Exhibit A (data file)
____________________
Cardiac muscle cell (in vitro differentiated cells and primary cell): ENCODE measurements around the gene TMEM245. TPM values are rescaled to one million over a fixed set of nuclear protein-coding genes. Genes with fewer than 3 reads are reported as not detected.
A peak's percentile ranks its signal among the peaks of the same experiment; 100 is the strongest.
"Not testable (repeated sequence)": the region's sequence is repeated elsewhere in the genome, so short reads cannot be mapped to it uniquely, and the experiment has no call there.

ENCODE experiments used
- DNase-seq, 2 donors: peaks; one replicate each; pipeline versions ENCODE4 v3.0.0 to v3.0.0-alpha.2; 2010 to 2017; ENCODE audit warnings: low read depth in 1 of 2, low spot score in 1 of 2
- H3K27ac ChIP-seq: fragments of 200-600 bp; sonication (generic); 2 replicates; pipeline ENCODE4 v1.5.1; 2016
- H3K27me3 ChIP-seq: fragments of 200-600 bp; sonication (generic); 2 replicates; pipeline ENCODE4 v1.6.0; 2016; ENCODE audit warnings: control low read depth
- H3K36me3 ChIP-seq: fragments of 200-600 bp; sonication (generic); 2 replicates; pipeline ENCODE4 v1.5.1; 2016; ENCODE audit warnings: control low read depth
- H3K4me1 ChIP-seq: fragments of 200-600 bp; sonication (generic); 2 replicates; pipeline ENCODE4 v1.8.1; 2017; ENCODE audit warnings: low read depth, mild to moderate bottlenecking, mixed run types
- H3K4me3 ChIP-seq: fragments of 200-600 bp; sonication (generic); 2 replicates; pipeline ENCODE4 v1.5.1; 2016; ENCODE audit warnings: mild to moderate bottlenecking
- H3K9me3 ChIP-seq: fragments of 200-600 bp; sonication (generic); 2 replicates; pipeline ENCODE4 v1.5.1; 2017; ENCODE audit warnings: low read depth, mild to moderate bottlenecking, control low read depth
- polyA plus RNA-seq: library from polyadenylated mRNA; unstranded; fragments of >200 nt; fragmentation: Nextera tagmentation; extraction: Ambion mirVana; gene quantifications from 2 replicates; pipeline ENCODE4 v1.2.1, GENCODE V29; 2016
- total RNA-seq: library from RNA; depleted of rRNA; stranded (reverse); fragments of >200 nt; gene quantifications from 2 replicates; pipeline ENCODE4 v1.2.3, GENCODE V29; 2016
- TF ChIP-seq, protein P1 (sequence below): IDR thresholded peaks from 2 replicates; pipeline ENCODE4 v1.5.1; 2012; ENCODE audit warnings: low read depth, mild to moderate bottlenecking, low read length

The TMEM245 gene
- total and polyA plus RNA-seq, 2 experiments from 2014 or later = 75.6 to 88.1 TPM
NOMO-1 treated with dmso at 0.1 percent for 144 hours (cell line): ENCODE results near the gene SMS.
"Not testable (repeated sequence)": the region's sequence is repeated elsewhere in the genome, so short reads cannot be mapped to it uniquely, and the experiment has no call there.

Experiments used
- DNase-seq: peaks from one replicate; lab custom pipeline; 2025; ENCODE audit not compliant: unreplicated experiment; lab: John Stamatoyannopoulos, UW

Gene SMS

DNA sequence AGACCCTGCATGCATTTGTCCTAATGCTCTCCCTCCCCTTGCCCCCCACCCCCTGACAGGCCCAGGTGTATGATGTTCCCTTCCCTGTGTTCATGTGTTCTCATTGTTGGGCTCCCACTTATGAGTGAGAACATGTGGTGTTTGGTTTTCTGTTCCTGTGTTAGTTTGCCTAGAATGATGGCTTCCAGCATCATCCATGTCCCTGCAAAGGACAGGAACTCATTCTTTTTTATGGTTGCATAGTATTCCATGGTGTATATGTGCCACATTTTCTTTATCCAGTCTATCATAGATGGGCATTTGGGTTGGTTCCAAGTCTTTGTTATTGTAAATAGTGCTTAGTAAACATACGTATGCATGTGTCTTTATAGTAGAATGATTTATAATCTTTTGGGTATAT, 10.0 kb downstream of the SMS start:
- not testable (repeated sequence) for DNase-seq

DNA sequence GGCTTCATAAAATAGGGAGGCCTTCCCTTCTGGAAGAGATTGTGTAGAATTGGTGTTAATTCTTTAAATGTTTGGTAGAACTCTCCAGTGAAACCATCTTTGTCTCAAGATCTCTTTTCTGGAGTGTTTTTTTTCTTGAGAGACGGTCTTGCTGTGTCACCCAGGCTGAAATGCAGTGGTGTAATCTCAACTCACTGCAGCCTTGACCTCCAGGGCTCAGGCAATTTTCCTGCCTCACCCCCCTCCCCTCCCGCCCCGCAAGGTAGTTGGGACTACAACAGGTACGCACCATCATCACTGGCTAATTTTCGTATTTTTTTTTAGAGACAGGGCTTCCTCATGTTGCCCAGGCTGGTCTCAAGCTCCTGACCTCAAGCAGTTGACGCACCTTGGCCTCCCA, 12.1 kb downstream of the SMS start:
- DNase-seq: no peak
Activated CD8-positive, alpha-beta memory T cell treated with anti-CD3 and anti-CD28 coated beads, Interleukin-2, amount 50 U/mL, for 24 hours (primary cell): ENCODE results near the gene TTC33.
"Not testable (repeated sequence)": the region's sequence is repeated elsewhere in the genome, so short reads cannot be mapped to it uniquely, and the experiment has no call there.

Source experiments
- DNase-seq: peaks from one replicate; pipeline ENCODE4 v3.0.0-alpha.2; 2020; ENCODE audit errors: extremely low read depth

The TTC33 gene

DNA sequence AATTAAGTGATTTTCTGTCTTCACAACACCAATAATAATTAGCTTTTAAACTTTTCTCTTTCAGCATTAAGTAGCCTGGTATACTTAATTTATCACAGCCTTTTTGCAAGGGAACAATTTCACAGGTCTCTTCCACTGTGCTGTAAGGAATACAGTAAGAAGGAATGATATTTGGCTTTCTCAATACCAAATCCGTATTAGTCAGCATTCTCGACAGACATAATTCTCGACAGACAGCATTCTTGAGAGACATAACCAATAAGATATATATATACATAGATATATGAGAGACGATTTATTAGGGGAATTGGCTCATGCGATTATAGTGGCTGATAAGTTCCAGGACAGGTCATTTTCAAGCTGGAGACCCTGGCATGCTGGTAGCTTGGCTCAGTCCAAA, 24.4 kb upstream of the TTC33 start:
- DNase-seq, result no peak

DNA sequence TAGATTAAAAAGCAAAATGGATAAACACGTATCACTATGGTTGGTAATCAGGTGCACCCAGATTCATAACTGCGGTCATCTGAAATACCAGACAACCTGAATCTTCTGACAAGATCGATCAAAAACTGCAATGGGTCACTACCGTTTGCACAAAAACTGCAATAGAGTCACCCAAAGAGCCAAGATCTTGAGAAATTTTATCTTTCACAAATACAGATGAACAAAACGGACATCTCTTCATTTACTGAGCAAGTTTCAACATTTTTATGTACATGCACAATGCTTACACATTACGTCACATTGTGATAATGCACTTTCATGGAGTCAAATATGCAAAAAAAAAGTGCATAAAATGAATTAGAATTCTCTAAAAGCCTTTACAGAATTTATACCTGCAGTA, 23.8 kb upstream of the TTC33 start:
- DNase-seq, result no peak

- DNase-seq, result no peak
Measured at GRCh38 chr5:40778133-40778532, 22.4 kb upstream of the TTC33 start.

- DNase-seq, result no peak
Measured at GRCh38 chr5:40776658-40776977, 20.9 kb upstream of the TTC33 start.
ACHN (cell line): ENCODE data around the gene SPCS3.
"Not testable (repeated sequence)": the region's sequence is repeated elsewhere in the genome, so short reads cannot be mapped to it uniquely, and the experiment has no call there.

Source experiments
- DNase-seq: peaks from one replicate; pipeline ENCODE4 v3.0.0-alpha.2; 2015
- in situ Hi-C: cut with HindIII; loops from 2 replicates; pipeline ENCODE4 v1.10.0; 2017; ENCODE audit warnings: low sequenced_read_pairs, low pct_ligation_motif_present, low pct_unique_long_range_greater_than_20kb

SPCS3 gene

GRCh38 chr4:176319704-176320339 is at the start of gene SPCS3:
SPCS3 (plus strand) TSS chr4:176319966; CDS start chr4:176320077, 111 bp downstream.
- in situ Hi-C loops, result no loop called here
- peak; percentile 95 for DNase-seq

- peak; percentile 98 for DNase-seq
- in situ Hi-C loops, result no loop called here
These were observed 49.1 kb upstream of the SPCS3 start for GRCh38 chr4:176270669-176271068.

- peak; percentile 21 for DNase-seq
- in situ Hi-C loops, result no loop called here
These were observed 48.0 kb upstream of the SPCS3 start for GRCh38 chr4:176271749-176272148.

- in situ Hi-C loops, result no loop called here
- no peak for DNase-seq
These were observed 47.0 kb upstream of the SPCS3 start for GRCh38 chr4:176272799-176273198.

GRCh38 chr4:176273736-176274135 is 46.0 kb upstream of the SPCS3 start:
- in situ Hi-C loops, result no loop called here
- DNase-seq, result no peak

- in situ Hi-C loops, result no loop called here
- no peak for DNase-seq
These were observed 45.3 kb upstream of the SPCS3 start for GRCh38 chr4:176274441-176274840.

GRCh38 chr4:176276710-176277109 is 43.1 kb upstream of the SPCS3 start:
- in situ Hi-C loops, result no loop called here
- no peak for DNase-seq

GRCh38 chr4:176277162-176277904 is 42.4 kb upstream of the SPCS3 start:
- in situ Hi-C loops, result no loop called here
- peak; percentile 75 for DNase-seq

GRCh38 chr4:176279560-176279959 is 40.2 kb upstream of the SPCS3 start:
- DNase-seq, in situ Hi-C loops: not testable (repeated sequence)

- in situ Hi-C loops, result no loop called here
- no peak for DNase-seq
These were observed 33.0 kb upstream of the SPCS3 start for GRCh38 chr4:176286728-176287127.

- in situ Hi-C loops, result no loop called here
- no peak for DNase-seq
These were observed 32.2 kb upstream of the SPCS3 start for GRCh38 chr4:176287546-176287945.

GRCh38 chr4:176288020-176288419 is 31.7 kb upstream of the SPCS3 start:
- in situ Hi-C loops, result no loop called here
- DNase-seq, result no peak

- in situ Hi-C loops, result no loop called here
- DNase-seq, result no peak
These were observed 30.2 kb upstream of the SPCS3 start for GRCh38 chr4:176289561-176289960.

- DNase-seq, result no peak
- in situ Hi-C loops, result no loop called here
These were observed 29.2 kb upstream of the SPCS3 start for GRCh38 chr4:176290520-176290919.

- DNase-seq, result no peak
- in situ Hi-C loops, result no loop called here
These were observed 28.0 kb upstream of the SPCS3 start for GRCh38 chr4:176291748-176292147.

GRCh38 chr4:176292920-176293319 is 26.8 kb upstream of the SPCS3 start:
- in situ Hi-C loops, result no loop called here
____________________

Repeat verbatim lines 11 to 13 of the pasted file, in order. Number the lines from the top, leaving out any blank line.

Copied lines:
- H3K9me3 ChIP-seq: fragments of 200-600 bp; sonication (generic); 2 replicates; pipeline ENCODE4 v1.5.1; 2017; ENCODE audit warnings: low read depth, mild to moderate bottlenecking, control low read depth
- polyA plus RNA-seq: library from polyadenylated mRNA; unstranded; fragments of >200 nt; fragmentation: Nextera tagmentation; extraction: Ambion mirVana; gene quantifications from 2 replicates; pipeline ENCODE4 v1.2.1, GENCODE V29; 2016
- total RNA-seq: library from RNA; depleted of rRNA; stranded (reverse); fragments of >200 nt; gene quantifications from 2 replicates; pipeline ENCODE4 v1.2.3, GENCODE V29; 2016